The implementation of this adaptation option, as for other climate-smart crop production measures, is easier if it is market-driven and fully integrated into markets. Moreover, this option requires a wide multidisciplinary approach (including agronomists, physiologists, molecular biologists, sociologists, economists), and the collaboration between researchers and farmers, with the provision of clear messages and instruments to policy makers and stakeholders.

For the Adriatic area, within the Interreg Italy-Croatia, the GECO2 project (2019-2021) investigates into adaptation and mitigation measures in the agriculture sector with the objective of setting up an innovative interregional system in the Adriatic region to monitor the climate change, experiment with eco-friendly agricultural practices and launch a new voluntary carbon market.


The cost of implementing this measure depends mainly on the price of the seeds of the adapted crops or varieties, and on the required investment costs (if any) on the farm (e.g. buying new type of machinery). Moreover, while the costs of introducing new annual crops are quite contained, the introduction of new tree species or varieties could involve higher investment costs, increasing consequently the risk for the farmers. 

The main benefits of the introduction of new species and varieties are higher or stable crop yields and farmer incomes owing to the better adaptability of the crops to the environment in which they are grown, and the increased resilience of cropping systems to climate-related risks. Moreover, introducing a range of crop species and varieties leads to diversification of agricultural production that can generate positive effects on biodiversity and ecosystem services provision, although these co-benefits may require time to manifest themselves. 

Synergies with mitigation can also be evidenced, since the cultivation of adapted crops and varieties can improve soil carbon storage by accelerating atmospheric carbon sequestration. A shift from annual to perennial crops and the use of crops with deep root systems (such as maize, wheat, barley) can accelerate atmospheric carbon sequestration and storage. Combination with other associated good agricultural practices (precision farming, use of cover crops, minimum tillage, etc.) and market systems (favouring local products commerce) can significantly enhance the mitigation potential of this adaptation option.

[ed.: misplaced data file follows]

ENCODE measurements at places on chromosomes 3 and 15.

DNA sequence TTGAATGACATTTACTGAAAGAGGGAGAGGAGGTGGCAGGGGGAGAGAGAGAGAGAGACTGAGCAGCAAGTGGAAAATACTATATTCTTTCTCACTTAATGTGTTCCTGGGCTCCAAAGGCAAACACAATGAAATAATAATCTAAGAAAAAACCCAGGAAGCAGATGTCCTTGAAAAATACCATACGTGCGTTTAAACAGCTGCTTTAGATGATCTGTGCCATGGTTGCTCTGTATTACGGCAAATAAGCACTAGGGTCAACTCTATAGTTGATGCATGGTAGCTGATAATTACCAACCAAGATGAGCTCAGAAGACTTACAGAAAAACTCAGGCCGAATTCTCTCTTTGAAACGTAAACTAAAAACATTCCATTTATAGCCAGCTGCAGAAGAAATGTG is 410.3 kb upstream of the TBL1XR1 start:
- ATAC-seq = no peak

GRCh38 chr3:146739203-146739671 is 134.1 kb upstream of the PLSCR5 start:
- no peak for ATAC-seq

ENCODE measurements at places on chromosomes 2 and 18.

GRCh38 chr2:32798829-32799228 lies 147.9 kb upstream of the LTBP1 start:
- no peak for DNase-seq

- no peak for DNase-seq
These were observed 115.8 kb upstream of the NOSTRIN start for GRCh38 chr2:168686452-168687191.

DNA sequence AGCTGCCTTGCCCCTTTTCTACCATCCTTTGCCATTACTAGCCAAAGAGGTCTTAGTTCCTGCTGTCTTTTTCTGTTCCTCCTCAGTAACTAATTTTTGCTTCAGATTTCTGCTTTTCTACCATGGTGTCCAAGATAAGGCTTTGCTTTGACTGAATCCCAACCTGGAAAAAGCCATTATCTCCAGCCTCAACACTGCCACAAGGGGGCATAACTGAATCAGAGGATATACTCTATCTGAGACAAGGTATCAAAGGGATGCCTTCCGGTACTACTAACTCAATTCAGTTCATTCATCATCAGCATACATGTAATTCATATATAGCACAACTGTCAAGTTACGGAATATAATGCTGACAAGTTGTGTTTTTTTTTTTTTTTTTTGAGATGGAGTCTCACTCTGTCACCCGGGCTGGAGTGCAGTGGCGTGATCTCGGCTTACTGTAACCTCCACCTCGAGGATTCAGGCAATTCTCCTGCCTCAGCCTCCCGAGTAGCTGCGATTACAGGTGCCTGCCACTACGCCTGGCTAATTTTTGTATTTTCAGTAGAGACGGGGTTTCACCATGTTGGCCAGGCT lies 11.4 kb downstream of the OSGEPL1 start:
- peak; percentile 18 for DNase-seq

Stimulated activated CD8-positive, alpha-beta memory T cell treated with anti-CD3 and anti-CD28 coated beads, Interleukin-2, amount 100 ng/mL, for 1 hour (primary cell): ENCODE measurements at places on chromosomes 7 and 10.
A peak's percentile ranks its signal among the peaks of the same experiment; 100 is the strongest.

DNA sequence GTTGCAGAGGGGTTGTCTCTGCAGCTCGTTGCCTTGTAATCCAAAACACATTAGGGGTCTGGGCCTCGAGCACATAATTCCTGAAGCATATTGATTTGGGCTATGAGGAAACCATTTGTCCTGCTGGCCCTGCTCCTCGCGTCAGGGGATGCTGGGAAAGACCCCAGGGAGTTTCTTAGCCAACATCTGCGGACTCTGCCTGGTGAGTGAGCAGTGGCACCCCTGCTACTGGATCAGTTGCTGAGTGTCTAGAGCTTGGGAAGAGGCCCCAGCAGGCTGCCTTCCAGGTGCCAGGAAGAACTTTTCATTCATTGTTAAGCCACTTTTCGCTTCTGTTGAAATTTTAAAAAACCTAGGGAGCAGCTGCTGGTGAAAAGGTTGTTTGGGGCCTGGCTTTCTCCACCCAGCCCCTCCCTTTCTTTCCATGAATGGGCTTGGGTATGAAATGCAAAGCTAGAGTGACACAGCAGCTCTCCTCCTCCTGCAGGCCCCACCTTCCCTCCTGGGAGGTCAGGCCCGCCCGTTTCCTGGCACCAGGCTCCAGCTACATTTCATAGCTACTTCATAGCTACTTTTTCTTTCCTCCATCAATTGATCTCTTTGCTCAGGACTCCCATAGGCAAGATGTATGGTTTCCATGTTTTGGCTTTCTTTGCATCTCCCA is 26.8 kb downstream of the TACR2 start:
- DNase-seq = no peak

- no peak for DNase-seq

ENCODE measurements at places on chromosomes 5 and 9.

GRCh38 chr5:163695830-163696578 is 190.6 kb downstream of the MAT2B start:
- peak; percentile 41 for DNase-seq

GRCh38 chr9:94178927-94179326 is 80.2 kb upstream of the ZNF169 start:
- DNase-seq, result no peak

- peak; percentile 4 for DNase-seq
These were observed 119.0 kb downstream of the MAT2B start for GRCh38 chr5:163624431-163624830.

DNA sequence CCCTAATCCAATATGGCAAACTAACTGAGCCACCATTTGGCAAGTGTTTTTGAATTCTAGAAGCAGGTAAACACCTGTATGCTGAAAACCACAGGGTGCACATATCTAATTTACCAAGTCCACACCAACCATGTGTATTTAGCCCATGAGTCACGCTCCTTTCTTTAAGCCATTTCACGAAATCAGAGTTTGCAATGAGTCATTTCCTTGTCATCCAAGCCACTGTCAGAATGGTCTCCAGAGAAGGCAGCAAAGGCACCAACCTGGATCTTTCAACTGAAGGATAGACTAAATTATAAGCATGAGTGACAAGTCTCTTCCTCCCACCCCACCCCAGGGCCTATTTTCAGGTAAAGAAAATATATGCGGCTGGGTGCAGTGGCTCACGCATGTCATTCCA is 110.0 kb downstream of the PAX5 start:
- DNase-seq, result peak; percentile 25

One year is needed to change cultivated varieties of annual crops and obtain production, while for tree crops several years (decades) are necessary for the plants to reach the maturity and become profitable.

The process of selecting new species, more resistant to climate risks can be slow and depends on research and technological readiness levels. Transferring such technologies to farmers can require additional time and can encounter possible resistance of farmers to change. The ability of developing not only technology but also strong governance structures and policy incentives to individual farmers, networks and common systems of innovation can create a favourable environment for adaptation among farmers. 

Lifetime is related to the economic convenience of the cultivation of the selected crops and varieties.


Climate Adapt Platform

FAO Climate smart agriculture sourcebook

EEA (2019). Climate change adaptation in the agriculture sector in Europe. EEA Report 4/2019

Del Pozo et al. (2019). Climate Change Impacts and Adaptation Strategies of Agriculture in Mediterranean-Climate Regions. Sustainability 2019, 11(10), 2769